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Re: Future of CA's Field Act - Seismic Safety for Public Schools[Subject Prev][Subject Next][Thread Prev][Thread Next]
- To: seaoc(--nospam--at)seaoc.org
- Subject: Re: Future of CA's Field Act - Seismic Safety for Public Schools
- From: <Mlcse(--nospam--at)aol.com>
- Date: Mon, 13 Jul 1998 00:23:35 EDT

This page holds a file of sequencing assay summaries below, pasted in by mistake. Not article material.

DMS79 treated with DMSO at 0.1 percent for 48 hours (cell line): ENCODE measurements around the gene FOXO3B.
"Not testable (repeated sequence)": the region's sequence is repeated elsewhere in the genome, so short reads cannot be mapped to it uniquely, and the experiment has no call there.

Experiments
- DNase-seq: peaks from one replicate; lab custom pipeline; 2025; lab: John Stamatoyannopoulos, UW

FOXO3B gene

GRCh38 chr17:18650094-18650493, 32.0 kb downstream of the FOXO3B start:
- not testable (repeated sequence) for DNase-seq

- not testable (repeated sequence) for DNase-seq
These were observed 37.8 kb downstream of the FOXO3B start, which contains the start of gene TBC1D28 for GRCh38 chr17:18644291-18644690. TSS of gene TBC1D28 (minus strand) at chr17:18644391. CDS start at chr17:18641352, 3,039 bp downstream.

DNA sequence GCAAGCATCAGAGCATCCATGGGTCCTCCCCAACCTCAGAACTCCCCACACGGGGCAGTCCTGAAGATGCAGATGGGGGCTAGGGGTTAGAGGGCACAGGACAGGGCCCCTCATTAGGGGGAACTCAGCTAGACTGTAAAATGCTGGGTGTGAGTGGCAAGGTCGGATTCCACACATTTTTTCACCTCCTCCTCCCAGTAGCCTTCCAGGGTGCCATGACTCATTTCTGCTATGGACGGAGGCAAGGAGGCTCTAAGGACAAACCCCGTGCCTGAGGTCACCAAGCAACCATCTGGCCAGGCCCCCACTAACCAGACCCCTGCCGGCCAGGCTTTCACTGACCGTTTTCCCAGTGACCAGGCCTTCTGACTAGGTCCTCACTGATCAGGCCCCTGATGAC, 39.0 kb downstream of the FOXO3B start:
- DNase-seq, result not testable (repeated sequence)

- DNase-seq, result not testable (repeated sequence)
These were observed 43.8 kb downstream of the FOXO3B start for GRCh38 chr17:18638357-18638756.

In a message dated 98-07-10 15:15:36 EDT, you write: << Thanks Fred, this is valuable information. By outward appearences, the integrity of the Field Act is not yet safe. Maybe, there needs to be more work done with DSA to help them update (not water down) their standards. Presonally, I believe that DSA has done a good job in developing standards for public schools. I believe that they should remain responsible for this occupancy. That is not to say that I do not think local governments are capable of plan checking and inspecting schools, many are. But to have one agency responsible statewide for such an important occupancy seems to make sense to me. Again, thanks Fred for the update. >> I would agree with Rick about what DSA has accomplished and that one statewide agency should be responsible. I would be concerned about turning the plan check services and inforcement over to the local government agencies. There are too many politics which go on at the local level. You are turning the enforcement over to the local building official, who must cope with the financial and political pressure from the local city council, various development companies and construction industries only concerned about being business friendly and the bottom line. Basically the same forces trying to change the Field Act. Most projects usually have tight bugets, and when things start to go wrong, there is always a strong urgency to cut costs and have acceptance of construction which might otherwise not be accepted. With the strong movement to cut government costs, the plan check review is likely not to get the review it has typically recieved from DSA. Currently DSA requires a S.E. to perform the structural plan check. I believe local building officals will fight this requirement, since some building departments do not have S.E.'s on staff. Probably the most important facit of DSA projects is the fact that there is a DSA inspector present during all construction. I imagine this is one area that would be cut back, after some political pressure, in order to reduce costs. Without this continuous inspection, there will be substancially more poor workmanship. How often do contractors bid the drawings the way they want to build the project, instead of whats shown on the drawings, intending to get the architect and engineer to accept the changes. Also, when was the last time you heard that the subcontractor came in over the weekend and worked without inspection as required by the plans. In my experience, it is difficult enough to provide structural observation on private sector jobs unless the building offical specifically requires structural observation forms be submitted to the building department as work progresses. We now have architects requesting on new job proposals that structural observation be included in our fixed fee, which doesn't work since you have no control over the contractor competency that the owner selects. People seem to quickly forget the damage that can occur from an earthquake as time passes, especially if proposed code changes will personly affect the individuals pocketbook. I think it would be shortsighted at this time to allow organizations, other than DSA ,to adminster plancheck and jobsite inspection for schools in order to save money. DSA has a difficult enough time as it is enforcing the regulations, let alone if other agencies were to take over the responsibilities. Michael Cochran S.E.
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